While starting from a small base, programmatic buying of radio is growing at a swift pace as more national brands shift from the clumsy process of faxing avails requests to high-tech automated buying. In the past year, gross media spend for Jelli’s SpotPlan program for agencies and advertisers shot up 266%; the number of advertisers using the platform nearly tripled.
Touted as the first demand-side platform (DSP) for broadcast radio advertising, SpotPlan is software that lets buyers manage the complete lifecycle of the radio buying process, while leveraging proprietary algorithms to match premium guaranteed inventory with the campaign goals of advertisers.
Among its agency clients are Starcom, Mediavest-Spark, Dentsu Aegis Network, Horizon Media, Havas Media, IPG Mediabrands and Varick Media Management.
With $62 million in annual revenue on a run-rate basis, programmatic has come a long way from a wonky concept that made industry eyes glaze over to one of the fastest growing trends in the radio business. While that’s only a small fraction of national ad dollars, it continues to grow, so much so that San Mateo, CA-based Jelli is opening new offices in New York and Boise to keep up with rising client demand. In New York, a new sales office is headed by Eric Ronning, one of the original architects of streaming audio ad sales at Ronning Lipset Radio and TargetSpot. Ronning oversees sales of Jelli software to agencies and large national advertisers. And in Boise, one of the Mountain region’s growing high tech hubs, a new consumer service center has opened to ensure advertisers receive “white glove treatment” for their ad campaigns.
Meanwhile, more radio companies are making more inventory available for sale on supply side ad exchanges such as Expressway from Katz, the programmatic ad buying exchange developed by Katz Radio Group in partnership with Jelli. Expressway now has eight of radio’s largest groups on board. The number of radio stations offering inventory programmatically on Jelli-powered platforms has more than doubled in the past year to 2,200 radio stations—half of which are ranked in the top 10 in their market. Jelli says its partner platforms now reach 245+ million listeners and impact 11 million people concurrently at any given moment.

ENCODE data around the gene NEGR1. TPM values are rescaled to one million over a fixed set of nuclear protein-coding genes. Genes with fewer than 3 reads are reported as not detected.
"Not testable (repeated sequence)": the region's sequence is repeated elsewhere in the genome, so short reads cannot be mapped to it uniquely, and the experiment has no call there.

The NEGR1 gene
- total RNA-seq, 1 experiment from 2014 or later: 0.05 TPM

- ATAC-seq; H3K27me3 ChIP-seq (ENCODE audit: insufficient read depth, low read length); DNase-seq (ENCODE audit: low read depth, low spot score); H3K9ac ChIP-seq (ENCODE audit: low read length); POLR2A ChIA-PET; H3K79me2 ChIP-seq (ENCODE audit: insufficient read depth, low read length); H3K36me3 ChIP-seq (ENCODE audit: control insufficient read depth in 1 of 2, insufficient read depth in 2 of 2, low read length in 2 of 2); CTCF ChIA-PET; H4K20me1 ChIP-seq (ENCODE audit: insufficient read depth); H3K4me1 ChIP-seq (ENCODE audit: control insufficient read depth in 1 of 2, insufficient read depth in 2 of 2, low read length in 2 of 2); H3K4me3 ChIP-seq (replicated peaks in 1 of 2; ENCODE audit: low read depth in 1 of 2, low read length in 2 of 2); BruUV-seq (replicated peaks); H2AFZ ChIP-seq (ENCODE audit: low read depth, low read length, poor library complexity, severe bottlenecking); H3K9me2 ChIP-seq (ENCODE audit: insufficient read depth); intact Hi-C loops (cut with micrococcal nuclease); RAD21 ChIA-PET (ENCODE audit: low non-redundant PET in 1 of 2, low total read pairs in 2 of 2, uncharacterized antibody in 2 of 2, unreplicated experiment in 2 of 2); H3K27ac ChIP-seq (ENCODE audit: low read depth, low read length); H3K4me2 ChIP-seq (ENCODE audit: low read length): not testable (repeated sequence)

SpotPlan has moved off the Early Access program on-ramp and onto the ad buying speedway. Some 355 advertisers are now buying radio through Expressway and other marketplaces powered by Jelli’s technology. Programmatic’s total transactional volume in the first three months of 2017 has already exceeded all of 2016.
“We had a big year in dollars and campaigns bought through the platform across all the marketplaces we power,” Jelli cofounder and CEO Mike Dougherty tells Inside Radio. “We’re very pleased to see the market starting to take off.”
The numbers are expected to continue to rise at a steady clip as dollars move into the platform from both existing and new radio advertisers. Longtime radio buyers at major agencies say they’re drawn to programmatic because it makes buying media faster and easier while enabling more refined audience targeting beyond traditional demographics. Horizon Media anticipates placing all of its radio buys programmatically by 2019. “There are existing radio advertisers who are loving the fact that they can execute their campaigns on a modern platform that makes the campaigns execute like digital,” Dougherty says. “In some cases they’re increasing their buys or staying pat in a world where some clients are retrenching.”
At the same time, the technology has brought a raft of new clients to radio including Daily Burn, Accurian Clinical Trials and agencies Mckay Advertising and Activation and RVA Media Group. Digital agencies that have shunned radio are buying the medium for the first time without having to hire radio buying experts to place their buys.
“The story in the last six months has been the expert radio buyers from the largest agencies combining the art of their expertise in buying radio with the science of this new technology,” Dougherty says. Agencies such as Starcom, Mediavest-Spark, Horizon and Havas have been shifting their radio budgets to programmatic. “It makes radio extremely modern and competitive with digital and allows it to compete not only with streaming but more importantly compete with Google and Facebook,” Dougherty adds. “That’s really important for the entire industry.”